“Walter was the same” – Rangers fans point to the Grand Master

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As Ibrox Noise’s Derek discussed earlier, and this is a topic the site has meant to cover in more detail but there’s just been so much going on down Govan way, fitting it in has been tricky.

It’s the issue of the flat-footed post-winter break Rangers have suffered two years in a row, compared with Celtic’s fleet-footed demolitions of the likes of Killie on their patch.

Last year, very very vocally indeed Steven Gerrard decried the Cowdenbeath postponement as the reason Rangers returned from the break and fell flat – the loss to Killie (bearing in mind, as above, Celtic won on the same patch this year) was subjected to that call off as the exclusive reason, and nothing else.

Indeed, Stevie preached this strongly prior to Stranraer, but following two under par displays in a row, those reasons have gone very quiet indeed.

We were full of zesty optimism after the stellar December and the win over Celtic in particular, and in the grand scheme of things we’d take turgid stale 1-0 wins for the rest of the season, but the problem is Rangers have struggled in these matches.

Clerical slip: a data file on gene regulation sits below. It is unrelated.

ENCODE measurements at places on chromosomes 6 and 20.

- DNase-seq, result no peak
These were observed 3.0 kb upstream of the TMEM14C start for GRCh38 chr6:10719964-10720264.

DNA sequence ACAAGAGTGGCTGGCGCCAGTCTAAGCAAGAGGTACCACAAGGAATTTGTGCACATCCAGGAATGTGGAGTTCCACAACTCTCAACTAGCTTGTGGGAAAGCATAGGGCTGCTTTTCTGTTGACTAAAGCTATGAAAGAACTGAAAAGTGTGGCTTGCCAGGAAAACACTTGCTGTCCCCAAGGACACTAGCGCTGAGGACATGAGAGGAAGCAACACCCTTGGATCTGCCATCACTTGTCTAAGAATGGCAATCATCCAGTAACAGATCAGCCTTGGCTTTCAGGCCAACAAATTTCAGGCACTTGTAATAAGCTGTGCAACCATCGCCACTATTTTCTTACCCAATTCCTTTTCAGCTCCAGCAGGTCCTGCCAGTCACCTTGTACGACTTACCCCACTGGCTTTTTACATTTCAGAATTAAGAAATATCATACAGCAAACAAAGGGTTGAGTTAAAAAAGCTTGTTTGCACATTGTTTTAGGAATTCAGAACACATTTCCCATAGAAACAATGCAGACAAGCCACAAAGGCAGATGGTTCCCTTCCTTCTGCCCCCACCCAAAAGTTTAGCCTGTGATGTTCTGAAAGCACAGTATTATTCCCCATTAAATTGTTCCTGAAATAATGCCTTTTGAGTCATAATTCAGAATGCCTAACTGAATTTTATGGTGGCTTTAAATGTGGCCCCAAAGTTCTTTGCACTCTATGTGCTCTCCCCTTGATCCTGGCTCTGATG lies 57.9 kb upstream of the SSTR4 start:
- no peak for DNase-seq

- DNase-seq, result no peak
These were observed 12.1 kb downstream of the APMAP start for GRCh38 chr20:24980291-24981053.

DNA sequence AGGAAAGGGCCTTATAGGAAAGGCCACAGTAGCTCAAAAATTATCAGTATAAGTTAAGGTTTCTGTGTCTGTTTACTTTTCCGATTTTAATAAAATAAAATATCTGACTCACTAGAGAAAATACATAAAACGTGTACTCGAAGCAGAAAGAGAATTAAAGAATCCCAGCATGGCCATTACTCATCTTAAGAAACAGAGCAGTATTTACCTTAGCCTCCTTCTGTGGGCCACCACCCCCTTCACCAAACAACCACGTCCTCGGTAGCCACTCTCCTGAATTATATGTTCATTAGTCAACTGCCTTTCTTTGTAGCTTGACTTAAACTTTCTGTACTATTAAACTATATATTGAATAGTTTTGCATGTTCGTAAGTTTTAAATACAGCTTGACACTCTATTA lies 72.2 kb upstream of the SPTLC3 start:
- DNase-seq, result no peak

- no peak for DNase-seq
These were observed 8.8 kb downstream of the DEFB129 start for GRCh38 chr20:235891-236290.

We hear a lot of Walter Smith comparisons, saying that the Grand Master’s Rangers did much the same thing, played poorly but ground out the win – and there’s merit in that – Smith was the master of winning.

But the slight difference was the pure effectiveness of Walter’s teams – there was a winning mentality instilled in every player, which came from having done so before – this is new ground for Stevie’s players bar McGregor and Davis, and although Morelos, Jack et al have won things before, doing it in the blue shirt is a completely different prospect.

Walter’s teams were bred from the ground up to win, they knew how to, but Stevie’s group hasn’t got there yet purely on the logic of lack of experience as a group.

So we get back to why this is happening – why are Stevie’s Rangers so poor in January, two years in a row?

Mercifully, it’s not cost us anything, we’ve got the progression and 3 points, and we hopefully move on.

But Gerrard admitted the poor return to action last winter led to a very bad run, and we sincerely hope this is just that, a blip this time rather than a long spell of poor play and results.

Why this happens, we’ll cover in the next entry or two…